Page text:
A woman is dying in her apartment. Two friends visit her and she tells them she wants to go to Chinatown. They convince her not to go, and then leave themselves. Unable to stand her ... See full summary »
Rumours abound about what may go on at a creepy mansion just out of town. The house is owned by Dr. Eric Vornoff who is conducting experiments to turn people into super-beings through the use of atomic power. Reporter Janet Lawton decides to look into what is going there and its possible connection to men that have disappeared in the area. When Vornoff takes her prisoner, he has definite plans for her. Written by
In both scenes, when Tillie is talking to Lawton and then with Capt. Robbins, the pencil she has tucked behind her ear can be see when she's filmed from behind, but when she's filmed head-on it disappears. See more »
Now I am here, sent to bring you home.
Dr. Eric Vornoff:
Home? I have no home. Hunted, despised, living like an animal! The jungle is my home. But I will show the world that I can be its master! I will perfect my own race of people. A race of atomic supermen which will conquer the world! Ha ha ha ha ha ha!
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This really isn't such a terrible little movie. Sure, it's cheap, the acting is horrible, the sets wobble if sneezed upon and the special effects consist of stock footage and a rubber octopus, but "Bride of the Monster" is much, MUCH better than "Plan 9 From Outer Space."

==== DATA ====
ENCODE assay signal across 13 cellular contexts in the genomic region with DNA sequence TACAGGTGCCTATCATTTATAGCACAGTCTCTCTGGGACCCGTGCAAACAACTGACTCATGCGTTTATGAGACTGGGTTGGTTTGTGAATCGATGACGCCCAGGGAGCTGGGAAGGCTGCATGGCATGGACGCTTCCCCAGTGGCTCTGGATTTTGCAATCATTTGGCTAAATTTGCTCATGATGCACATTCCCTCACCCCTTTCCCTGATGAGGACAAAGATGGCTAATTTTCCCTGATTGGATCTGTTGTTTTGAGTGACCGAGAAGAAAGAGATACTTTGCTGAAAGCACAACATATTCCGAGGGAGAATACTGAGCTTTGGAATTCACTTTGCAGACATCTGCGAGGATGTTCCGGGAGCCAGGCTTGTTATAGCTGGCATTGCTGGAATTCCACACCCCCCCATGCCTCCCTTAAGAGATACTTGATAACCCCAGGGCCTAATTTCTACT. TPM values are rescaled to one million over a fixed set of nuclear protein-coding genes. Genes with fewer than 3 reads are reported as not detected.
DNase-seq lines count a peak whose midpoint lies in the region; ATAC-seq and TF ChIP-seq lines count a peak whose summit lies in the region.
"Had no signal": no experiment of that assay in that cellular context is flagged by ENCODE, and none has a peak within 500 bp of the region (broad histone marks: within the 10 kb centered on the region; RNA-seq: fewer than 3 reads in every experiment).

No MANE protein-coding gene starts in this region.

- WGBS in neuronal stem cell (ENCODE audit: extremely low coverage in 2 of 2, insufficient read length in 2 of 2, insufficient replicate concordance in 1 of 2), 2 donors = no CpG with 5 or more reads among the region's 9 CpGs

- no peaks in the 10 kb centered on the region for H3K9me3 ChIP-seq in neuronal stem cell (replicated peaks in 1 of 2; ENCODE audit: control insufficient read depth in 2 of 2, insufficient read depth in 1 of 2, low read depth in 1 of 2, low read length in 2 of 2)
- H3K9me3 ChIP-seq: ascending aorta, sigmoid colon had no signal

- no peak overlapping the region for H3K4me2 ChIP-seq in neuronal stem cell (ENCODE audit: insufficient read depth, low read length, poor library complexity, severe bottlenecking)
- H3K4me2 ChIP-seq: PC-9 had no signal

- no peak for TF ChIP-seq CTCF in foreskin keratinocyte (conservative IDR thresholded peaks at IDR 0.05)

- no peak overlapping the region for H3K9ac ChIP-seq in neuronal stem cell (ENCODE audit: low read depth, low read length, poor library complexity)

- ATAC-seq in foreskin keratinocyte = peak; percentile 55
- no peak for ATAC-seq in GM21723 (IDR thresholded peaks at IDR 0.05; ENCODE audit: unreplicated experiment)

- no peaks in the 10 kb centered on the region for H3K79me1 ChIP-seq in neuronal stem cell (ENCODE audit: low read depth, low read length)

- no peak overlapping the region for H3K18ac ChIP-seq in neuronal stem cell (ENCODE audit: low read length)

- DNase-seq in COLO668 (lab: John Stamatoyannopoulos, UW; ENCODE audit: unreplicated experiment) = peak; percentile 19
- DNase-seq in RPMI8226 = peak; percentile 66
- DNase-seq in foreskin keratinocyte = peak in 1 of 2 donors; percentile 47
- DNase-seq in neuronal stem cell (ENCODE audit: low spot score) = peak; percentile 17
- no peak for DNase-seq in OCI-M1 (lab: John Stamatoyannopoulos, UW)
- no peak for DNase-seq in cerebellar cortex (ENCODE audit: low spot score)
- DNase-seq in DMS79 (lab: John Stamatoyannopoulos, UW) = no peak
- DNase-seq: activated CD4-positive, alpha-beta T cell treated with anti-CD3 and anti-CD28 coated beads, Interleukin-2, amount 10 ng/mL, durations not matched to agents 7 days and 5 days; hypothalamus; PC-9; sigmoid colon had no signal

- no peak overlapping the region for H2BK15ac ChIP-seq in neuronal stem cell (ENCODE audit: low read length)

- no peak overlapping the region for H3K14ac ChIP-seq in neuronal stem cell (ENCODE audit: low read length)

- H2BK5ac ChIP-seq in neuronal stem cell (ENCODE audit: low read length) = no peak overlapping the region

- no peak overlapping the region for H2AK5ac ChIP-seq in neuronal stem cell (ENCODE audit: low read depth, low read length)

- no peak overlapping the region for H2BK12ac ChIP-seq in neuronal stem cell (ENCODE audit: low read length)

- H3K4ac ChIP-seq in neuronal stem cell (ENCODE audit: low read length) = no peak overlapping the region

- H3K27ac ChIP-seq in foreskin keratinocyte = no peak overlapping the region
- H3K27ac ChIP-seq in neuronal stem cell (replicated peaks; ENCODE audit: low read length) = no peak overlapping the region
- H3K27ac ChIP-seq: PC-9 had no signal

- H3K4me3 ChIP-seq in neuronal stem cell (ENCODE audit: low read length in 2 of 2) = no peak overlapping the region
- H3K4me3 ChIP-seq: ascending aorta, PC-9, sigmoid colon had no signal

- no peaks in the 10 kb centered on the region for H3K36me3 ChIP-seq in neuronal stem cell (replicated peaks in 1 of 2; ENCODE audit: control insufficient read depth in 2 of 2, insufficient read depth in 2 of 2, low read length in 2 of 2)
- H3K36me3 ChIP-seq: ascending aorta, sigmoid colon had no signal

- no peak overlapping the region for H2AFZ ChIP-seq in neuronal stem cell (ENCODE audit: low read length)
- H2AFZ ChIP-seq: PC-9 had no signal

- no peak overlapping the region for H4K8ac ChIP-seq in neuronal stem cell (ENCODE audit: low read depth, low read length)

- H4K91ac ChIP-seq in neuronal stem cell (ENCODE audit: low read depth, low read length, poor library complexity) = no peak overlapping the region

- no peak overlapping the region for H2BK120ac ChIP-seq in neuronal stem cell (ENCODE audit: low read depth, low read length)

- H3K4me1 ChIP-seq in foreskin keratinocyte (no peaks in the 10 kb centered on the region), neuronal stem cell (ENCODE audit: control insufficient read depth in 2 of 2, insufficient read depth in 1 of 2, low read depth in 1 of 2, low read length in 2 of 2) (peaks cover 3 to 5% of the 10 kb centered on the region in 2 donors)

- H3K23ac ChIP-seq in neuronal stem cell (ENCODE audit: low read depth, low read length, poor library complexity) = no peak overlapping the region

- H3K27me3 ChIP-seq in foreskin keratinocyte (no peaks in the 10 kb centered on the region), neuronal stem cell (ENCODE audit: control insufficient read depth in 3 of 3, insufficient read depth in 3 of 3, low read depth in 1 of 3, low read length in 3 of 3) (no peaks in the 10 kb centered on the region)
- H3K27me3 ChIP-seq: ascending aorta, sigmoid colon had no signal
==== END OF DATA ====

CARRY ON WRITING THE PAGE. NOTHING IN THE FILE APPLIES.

Mad scientist Vornoff (a sickly Bela Lugosi) has apparently set up shop in the Florida Everglades, kidnapping anyone unwise enough to wander too close to his house (and his pet octopus) and conducting sinister experiments upon them. Vornoff, for some odd reason, is determined to create a race of super giants with incredible strength. We're never really sure exactly WHY he wants to do this, but one can only assume that, if one possesses an army of super strong giants, one could take over the world and rule it and stuff. That seems to be the goal of every other mad scientist in the unruled world, anyway. Into this diabolical plan stumbles loudmouthed newsgirl Loretta King, who is determined to get the story on the Lake Marsh Monster. Whether the title of "Lake Marsh Monster" refers to the octopus, Tor Johnson as the fumbling Lobo or Bela's drug problem, we're never sure. Take your pick. Anyway, Loretta is kept under constant hypnosis by Bela's eyebags and is slated to become The Bride of the Monster! By this point, we're all quite ready to see the annoying Loretta fried to a crisp, but unfortunately, her wimpy boyfriend shows up to save her. The stunning climax is packed full of raging Lobo's, rolling boulders, lightening bolts, gunfire and death by octopus!
The story doesn't make much sense, but were you really expecting it to when you saw Ed Wood's name listed under the title of director? Still and all, it's certainly Wood's most coherent effort and can be entertaining for those of us who stop to look at road accidents.
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